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Title: Long range analysis of the mammalian casein locus
Author: Tomlinson, Anthony M.
Awarding Body: University of Edinburgh
Current Institution: University of Edinburgh
Date of Award: 1999
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Current notions of genome organisation hold that chromatin is structurally and functionally partitioned into domains delimited by specialised chromatin elements. In transgenic studies a variety of chromatin domains and functional elements isolated from them have been shown to direct physiological levels of gene expression independent of the integration position of the transgene within the genome. The principal aim of this project was to assay for position independent, copy number dependent and tissue- and developmental stage-specific gene expression from the human and murine casein gene loci in transgenic mice. Two overlapping YACs covering the murine casein gene locus were restriction mapped, generating the first reported physical map of this locus. The order of the five casein genes is α-β-γ-ε-κ; as in other mammals the κ casein gene, though evolutionarily unrelated to the other members of the locus, is closely linked, which may imply that casein gene expression is under locus control. The YACs are collinear within the region of overlap, suggesting that neither is rearranged. One of these YACs was manipulated with the intention of inserting a reporter gene under the control of an ovine β-lactoglobulin promoter downstream of the murine β casein polyadenylation site, so that gene expression from the YAC could be detected against a murine background in cell culture or transgenic mice. In parallel, a YAC bearing the human casein locus was restriction mapped and used to establish transgenic mice. Unexpectedly, none expressed detectable levels of human casein RNA when analysed by northern blot, although four produced human κ casein RNA that was detectable by reverse transcriptase polymerase chain reaction, indicating basal levels of transcription of the gene. The reasons for this are unknown, though initial characterisation of genomic DNA from the transgenic animals suggests that the YAC is not intact in any of the eight lines. The human casein YAC was also transfected into HC11 murine mammary epithelial cells with a view to assessing the level of human casein gene expression from the YAC in vitro, but unfortunately no stably transfected cell lines were established. These results and their implications for the use of large DNA constructs in transgenic mammals are discussed.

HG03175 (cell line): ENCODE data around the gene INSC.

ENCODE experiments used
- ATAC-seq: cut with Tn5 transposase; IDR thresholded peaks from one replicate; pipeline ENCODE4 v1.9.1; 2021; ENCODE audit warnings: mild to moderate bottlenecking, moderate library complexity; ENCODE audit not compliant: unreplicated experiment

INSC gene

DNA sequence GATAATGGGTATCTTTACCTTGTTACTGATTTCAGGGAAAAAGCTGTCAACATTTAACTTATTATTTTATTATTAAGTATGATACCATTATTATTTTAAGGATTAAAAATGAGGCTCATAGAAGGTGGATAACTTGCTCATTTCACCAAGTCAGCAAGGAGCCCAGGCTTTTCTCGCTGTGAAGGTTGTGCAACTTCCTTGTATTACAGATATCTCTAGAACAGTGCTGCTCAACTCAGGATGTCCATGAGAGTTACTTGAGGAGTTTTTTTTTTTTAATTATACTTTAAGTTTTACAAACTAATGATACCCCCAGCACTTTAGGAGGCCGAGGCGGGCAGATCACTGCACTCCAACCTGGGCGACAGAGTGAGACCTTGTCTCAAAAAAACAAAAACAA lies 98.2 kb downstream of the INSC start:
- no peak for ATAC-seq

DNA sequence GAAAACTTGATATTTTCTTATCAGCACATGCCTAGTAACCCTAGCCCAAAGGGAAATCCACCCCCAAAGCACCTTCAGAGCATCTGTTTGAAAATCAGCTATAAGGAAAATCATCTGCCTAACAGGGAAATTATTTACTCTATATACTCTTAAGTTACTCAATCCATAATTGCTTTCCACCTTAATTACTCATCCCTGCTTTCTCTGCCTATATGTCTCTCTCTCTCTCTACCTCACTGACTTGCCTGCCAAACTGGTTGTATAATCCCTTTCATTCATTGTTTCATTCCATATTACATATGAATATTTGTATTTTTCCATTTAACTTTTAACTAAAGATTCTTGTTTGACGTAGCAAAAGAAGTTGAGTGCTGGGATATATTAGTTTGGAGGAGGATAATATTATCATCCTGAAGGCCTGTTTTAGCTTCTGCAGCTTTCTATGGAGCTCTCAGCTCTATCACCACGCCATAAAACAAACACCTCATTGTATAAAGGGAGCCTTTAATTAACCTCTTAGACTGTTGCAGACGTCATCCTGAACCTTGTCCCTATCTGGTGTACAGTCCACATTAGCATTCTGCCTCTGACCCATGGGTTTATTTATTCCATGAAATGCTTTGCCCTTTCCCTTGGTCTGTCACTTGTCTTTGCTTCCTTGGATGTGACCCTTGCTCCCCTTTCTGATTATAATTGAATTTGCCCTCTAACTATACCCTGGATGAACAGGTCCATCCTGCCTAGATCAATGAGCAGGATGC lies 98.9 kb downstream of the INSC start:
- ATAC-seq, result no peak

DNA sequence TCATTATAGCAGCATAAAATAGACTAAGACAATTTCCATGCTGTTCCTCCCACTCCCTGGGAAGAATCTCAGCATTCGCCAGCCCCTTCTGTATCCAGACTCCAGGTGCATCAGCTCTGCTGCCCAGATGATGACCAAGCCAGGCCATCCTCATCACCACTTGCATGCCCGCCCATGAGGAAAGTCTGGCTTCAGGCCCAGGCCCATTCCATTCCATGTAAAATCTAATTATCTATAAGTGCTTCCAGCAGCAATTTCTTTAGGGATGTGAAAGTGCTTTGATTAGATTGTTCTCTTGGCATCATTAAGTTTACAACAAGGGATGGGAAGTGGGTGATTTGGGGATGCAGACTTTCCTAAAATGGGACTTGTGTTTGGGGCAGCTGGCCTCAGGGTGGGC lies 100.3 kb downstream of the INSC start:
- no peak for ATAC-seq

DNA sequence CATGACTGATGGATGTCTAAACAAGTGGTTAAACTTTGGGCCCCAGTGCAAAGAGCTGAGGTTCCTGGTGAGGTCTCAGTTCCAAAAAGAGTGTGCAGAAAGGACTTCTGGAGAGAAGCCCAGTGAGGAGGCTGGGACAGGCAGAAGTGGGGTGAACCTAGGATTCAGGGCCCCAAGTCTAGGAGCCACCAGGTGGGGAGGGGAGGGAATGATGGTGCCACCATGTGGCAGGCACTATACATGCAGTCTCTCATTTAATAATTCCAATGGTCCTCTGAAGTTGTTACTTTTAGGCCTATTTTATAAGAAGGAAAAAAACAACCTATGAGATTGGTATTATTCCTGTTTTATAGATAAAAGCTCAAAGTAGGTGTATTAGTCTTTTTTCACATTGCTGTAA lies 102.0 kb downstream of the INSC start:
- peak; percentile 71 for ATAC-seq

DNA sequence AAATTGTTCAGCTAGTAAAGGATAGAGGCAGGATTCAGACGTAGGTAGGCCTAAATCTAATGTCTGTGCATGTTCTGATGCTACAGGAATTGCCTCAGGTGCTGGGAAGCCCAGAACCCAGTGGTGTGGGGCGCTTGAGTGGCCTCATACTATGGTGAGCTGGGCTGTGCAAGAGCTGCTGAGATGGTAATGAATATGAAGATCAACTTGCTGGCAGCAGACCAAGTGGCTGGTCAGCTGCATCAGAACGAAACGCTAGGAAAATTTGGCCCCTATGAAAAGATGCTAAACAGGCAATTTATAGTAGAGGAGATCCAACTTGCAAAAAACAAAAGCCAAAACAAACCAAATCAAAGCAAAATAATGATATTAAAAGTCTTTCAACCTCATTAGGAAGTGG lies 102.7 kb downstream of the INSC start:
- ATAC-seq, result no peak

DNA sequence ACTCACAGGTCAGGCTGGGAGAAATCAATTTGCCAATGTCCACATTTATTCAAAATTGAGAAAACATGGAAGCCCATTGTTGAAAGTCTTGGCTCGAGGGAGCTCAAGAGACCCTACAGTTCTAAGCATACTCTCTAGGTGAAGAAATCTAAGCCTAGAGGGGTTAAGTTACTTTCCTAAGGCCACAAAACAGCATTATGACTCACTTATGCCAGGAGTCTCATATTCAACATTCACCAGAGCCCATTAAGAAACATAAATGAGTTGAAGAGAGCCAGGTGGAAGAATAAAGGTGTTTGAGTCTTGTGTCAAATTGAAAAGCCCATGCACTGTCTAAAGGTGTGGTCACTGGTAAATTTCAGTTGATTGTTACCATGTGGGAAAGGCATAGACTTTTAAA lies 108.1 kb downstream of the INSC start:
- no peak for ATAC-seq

Supervisor: Not available Sponsor: Not available
Qualification Name: Thesis (Ph.D.) Qualification Level: Doctoral
EThOS ID:  DOI: Not available